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This article is written by a student writer from the Her Campus at VCU chapter.

After carrying the music industry for nearly two decades, Taylor Swift is no stranger to unsolicited and undeserved detestation from the brutal media of our society, and we owe her a genuine apology.

After nine original studio albums, Swift faced every hurdle possible. Shortly after stealing the hearts of country music fans in 2006, she was quickly thrown into immense pressure and sexism after becoming the genre’s shiny new toy. In an interview with Vogue, Swift expressed that at first she did not see the sexism of the industry, then she stated, “I realized that was because I was a kid. Men in the industry saw me as a kid. I was a lanky, scrawny, overexcited young girl who reminded them more of their little niece or their daughter rather than a successful woman in business or a colleague.”

Following the release of her fourth studio album “Red,” she began to be ridiculed by the world of country for being too “pop,” but was not fully welcomed by the kingdom of pop due to her previous ties to country music. The media did not believe she could do both, so she proved to them that she could in fact do both and everything in between.

She was also ridiculed for her roaring success, and in the previously mentioned Vogue interview she expressed that, “It’s fine to infantilize a girl’s success and say, How cute that she’s having some hit songs…but the second it becomes formidable? As soon as I started playing stadiums — when I started to look like a woman — that wasn’t as cool anymore.” Women in our society have targets on their backs no matter what we are doing and it is no different in the music industry.

In her 2020 “Miss Americana” documentary with Netflix, Swift explained the difficulties of being not only a woman in todays world, but the pressure of being a woman in the world of music. She stated that “Everyone is a shiny new toy for like two years. The female artists have reinvented themselves 20 times more than the male artists. They have to or else you’re out of a job. Constantly having to reinvent, constantly finding new facets of yourself that people find to be shiny.” Men in the music industry can stay popular for years, doing the same gig, while women become boring quick, due to the patriarchy of our society that forces women to fight to be recognized and respected.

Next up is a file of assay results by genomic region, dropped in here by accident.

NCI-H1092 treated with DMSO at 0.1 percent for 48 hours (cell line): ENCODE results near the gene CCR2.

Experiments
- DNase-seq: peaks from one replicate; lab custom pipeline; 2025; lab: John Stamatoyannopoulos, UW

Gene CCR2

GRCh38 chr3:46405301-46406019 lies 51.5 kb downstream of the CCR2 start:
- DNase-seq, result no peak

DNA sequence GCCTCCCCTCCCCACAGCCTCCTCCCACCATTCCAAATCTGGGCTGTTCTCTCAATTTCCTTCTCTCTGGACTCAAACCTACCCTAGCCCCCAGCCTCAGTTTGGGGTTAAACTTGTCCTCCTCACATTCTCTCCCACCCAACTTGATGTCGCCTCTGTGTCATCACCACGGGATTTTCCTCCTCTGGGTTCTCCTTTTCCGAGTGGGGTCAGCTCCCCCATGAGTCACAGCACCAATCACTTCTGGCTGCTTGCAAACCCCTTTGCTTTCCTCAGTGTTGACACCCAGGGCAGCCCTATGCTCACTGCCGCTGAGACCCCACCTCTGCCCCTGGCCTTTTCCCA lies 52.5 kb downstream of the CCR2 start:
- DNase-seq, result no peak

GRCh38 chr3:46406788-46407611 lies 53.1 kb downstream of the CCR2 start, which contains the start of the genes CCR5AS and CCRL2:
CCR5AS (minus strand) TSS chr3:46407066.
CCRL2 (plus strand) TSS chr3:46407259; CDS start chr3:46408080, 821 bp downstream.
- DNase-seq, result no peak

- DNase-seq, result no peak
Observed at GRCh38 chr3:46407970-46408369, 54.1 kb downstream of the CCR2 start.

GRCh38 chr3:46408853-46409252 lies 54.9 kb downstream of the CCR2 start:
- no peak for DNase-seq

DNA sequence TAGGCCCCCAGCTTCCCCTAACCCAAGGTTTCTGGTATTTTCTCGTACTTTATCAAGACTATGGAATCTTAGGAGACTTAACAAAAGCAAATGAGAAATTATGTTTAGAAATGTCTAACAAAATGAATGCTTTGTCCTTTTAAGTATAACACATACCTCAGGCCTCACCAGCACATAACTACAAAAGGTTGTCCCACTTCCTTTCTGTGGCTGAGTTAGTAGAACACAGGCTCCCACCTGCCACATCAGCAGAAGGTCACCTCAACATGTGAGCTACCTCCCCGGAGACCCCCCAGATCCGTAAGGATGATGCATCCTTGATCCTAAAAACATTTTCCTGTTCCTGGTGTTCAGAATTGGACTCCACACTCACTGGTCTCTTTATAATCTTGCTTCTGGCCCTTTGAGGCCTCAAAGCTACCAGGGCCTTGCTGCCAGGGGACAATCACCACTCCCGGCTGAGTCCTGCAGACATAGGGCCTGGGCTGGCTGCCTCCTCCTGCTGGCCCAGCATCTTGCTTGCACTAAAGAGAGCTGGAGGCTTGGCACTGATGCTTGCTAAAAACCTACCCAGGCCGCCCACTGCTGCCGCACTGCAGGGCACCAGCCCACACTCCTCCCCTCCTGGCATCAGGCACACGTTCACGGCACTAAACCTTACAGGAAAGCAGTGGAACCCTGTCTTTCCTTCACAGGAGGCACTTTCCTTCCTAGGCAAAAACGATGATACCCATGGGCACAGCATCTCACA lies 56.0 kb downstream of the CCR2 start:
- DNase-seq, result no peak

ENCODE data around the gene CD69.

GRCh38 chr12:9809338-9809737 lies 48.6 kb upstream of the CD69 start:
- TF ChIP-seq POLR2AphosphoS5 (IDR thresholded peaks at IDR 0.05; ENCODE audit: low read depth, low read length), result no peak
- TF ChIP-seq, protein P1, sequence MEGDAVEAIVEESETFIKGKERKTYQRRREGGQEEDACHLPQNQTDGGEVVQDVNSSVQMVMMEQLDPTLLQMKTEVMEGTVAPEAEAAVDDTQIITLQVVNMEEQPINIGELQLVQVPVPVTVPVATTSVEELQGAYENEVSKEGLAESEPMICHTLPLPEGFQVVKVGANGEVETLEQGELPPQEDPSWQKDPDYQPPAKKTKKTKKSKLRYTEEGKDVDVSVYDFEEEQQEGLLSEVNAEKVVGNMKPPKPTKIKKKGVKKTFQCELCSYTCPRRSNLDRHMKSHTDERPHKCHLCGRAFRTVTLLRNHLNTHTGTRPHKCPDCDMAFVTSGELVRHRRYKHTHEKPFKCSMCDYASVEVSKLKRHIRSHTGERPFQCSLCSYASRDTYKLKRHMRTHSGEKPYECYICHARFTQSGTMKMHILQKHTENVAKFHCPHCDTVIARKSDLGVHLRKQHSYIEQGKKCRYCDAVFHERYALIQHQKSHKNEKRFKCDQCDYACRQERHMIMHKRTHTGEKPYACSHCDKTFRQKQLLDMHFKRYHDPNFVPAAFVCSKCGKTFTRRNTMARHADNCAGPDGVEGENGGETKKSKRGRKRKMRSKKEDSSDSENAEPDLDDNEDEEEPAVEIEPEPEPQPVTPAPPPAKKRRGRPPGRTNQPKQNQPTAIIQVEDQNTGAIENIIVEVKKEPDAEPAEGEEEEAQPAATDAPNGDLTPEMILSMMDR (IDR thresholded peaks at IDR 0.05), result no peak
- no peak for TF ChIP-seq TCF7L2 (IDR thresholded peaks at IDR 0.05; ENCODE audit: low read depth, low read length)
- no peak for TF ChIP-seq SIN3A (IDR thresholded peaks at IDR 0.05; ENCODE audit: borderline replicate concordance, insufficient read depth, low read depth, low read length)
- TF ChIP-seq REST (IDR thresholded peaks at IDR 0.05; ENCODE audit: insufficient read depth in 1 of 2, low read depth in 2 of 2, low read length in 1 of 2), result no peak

In 2016, following the release of a private phone call between Kanye West and Taylor Swift, the #TaylorSwiftIsOverParty was birthed. In the conversation, West and Swift were discussing a provocative mention of Swift in West’s song “Famous,” which was a mention to an even earlier scandal between the two at the 2009 VMA Awards. The hashtag spread like wildfire and in no time nearly every person on every platform was using it. This prompted Swift to go into hiding for a year and once she returned, her 6th studio album, “Reputation” was produced. The “Reputation Era” was all about being unfazed by the preset notion others have of you and sometimes embracing your so called “bad reputation.”

Taylor Swift has taken the hate and discrimination thrown against her and used her platform to advocate against it and expose the injustices of the industry. She has been used as a prop by the music industry. They use and praise her when they choose, then feed into scandals and rumors pinned against her when it is useful to them. Taylor has and continues to rise above it all, and deserves a long heartfelt apology from the music industry, the media and the world at large.

Summer Deciucis is a Journalism and Fashion Merchandising student at Virginia Commonwealth University, and an HCVCU editorial member. She has interests in pop culture, current social issues, fashion, and true crime.